“Never shall I forget my tortured feelings when I beheld that noble edifice wrapt in flames,” wrote a horrified Dr. James Ewell in 1814. The local doctor was a witness to the torching of the US Capitol by departing British troops, who left a smoldering path of destruction in their wake.
Lest recent events tempt us to believe that our times are unique in DC history, Edward P. Moser is here to set the record straight. “Since the start of its construction 230 years ago,” he reminds us, “the Capitol has witnessed an astonishing amount of turmoil, bloodshed, and controversy.”
In “The Lost History of the Capitol: The Hidden and Tumultuous Saga of Congress and the Capitol Building,” Moser tells more than thirty stories of duels, canings, riots, bombings, assassination attempts, and bootlegging—all of which took place in or near the Capitol.
Among the highly dramatic accounts are the 1835 beating of a congressman by ex-senator Sam Houston; the 1890 shooting death of a former representative by the beleaguered reporter whom he had “bullied, browbeaten, and outright beaten”; and the 1954 assault on Congress by Puerto Rican separatists, which left five representatives wounded.
While Moser acknowledges that the insurrection on January 6 “ranks among the wildest events in the building’s more than two centuries of existence,” he describes another deadly riot that took place on election day in 1857, when two gangs supported by the anti-immigrant Know-Nothing Party—the Plug Uglies from Baltimore and the local Rip Raps—tried to disrupt the vote. The president called out the Marines, who eventually prevailed, but not before “eight to ten people lay dead or fatally wounded, and twenty to thirty others were wounded.” All were spectators.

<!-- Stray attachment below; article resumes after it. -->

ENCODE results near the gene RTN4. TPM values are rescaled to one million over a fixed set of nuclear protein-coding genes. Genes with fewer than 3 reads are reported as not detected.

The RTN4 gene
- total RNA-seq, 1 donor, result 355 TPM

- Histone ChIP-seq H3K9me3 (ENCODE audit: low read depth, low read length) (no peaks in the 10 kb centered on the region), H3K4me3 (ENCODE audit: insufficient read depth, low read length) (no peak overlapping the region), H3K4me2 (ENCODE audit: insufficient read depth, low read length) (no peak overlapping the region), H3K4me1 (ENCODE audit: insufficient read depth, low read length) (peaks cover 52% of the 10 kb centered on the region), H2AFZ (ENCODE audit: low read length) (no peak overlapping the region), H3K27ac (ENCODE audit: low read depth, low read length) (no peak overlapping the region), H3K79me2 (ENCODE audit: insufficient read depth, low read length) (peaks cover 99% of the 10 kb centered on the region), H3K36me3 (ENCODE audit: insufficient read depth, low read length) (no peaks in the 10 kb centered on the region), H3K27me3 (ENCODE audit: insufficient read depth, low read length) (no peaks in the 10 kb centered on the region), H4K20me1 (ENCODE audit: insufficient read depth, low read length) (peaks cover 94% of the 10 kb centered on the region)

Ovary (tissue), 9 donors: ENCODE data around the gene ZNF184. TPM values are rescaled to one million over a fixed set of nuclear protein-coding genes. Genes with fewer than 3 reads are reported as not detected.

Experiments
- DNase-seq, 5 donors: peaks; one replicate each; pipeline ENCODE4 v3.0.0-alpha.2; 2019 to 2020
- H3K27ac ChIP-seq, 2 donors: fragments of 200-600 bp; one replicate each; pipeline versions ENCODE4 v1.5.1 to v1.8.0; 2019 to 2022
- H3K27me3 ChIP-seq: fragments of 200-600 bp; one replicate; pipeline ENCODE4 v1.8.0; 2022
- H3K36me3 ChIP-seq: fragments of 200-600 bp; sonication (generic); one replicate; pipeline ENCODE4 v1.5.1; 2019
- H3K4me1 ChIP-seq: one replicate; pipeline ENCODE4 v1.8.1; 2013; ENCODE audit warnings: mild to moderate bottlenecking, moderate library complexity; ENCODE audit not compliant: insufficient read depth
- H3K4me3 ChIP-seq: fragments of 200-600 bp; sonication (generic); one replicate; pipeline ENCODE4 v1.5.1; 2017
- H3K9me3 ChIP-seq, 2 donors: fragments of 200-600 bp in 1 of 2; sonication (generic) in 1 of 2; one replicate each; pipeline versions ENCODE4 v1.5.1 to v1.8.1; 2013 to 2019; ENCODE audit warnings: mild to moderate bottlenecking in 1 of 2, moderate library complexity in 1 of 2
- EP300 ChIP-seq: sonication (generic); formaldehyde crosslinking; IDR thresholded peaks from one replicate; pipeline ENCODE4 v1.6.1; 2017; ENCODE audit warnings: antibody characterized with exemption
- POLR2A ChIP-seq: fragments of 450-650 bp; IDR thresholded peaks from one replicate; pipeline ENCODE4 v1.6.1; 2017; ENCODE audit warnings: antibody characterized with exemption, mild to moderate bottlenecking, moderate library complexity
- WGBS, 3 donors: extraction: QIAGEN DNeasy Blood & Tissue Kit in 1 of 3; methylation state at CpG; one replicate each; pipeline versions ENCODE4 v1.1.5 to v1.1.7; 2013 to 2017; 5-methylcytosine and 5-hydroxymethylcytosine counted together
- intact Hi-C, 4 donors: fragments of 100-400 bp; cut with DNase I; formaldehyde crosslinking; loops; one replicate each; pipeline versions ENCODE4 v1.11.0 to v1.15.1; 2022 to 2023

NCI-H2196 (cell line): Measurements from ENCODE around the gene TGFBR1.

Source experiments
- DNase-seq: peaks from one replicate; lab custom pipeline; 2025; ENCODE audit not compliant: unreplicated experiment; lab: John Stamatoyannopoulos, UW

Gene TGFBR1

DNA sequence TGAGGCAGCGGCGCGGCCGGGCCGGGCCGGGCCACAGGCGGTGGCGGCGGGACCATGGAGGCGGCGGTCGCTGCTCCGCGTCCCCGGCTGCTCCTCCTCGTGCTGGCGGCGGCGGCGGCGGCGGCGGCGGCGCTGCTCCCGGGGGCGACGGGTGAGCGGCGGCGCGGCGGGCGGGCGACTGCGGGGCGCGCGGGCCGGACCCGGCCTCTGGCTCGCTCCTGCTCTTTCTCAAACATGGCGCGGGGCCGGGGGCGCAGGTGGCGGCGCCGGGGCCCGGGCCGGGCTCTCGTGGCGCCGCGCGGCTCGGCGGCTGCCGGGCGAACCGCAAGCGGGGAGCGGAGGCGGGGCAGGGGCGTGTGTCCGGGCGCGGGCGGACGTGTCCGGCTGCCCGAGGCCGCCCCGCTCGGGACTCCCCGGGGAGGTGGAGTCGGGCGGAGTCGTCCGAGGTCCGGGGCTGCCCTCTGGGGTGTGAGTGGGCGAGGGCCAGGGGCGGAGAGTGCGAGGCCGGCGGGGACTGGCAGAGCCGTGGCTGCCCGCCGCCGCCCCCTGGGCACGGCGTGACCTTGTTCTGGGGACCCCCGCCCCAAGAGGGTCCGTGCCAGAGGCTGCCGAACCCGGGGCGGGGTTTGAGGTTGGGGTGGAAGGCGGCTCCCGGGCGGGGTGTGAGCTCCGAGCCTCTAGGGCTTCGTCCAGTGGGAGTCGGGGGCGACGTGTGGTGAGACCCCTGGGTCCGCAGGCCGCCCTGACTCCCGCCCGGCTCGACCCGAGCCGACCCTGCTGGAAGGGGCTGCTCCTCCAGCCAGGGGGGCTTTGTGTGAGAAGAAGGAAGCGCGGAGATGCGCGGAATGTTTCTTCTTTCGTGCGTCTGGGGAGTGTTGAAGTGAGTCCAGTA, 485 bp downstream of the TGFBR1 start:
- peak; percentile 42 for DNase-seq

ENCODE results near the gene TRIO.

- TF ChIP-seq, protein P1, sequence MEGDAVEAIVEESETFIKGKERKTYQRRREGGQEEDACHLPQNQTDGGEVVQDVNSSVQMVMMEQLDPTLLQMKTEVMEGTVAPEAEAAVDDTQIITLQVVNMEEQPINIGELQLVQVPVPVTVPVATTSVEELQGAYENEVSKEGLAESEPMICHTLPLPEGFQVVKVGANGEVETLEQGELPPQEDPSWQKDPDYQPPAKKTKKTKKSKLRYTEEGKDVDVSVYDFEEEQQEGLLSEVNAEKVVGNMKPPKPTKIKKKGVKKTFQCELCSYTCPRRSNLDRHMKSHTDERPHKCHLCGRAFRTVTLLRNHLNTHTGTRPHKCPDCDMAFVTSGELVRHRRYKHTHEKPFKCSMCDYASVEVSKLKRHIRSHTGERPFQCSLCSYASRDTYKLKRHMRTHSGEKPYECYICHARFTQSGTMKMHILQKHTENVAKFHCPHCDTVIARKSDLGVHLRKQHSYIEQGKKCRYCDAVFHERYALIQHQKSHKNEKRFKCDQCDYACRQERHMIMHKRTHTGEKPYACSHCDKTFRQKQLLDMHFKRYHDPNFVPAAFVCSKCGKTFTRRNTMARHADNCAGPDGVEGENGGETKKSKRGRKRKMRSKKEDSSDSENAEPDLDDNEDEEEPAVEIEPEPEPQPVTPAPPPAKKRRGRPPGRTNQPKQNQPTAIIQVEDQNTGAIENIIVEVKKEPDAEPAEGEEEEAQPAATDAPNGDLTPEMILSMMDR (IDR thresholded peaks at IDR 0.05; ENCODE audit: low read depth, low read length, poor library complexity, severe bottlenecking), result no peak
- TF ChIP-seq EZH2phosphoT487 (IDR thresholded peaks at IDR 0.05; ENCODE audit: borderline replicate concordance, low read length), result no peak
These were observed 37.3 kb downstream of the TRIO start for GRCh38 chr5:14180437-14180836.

“A locus of so much power and wealth inevitably leads to considerable bad along with the good,” writes Moser. As the defining symbol of our neighborhood, the Capitol embodies all the beauty, richness, idiosyncrasy—and occasional ugliness—of our nation itself. “The Lost History of the Capitol” is an entertaining introduction to the many stories it has to tell.
Edward Moser is a historian, tour guide, and author who served as a speechwriter for George H.W. Bush and editor of Time-Life Books. His previous books include “The White House’s Unruly Neighborhood” and “A Patriot’s A to Z of America.”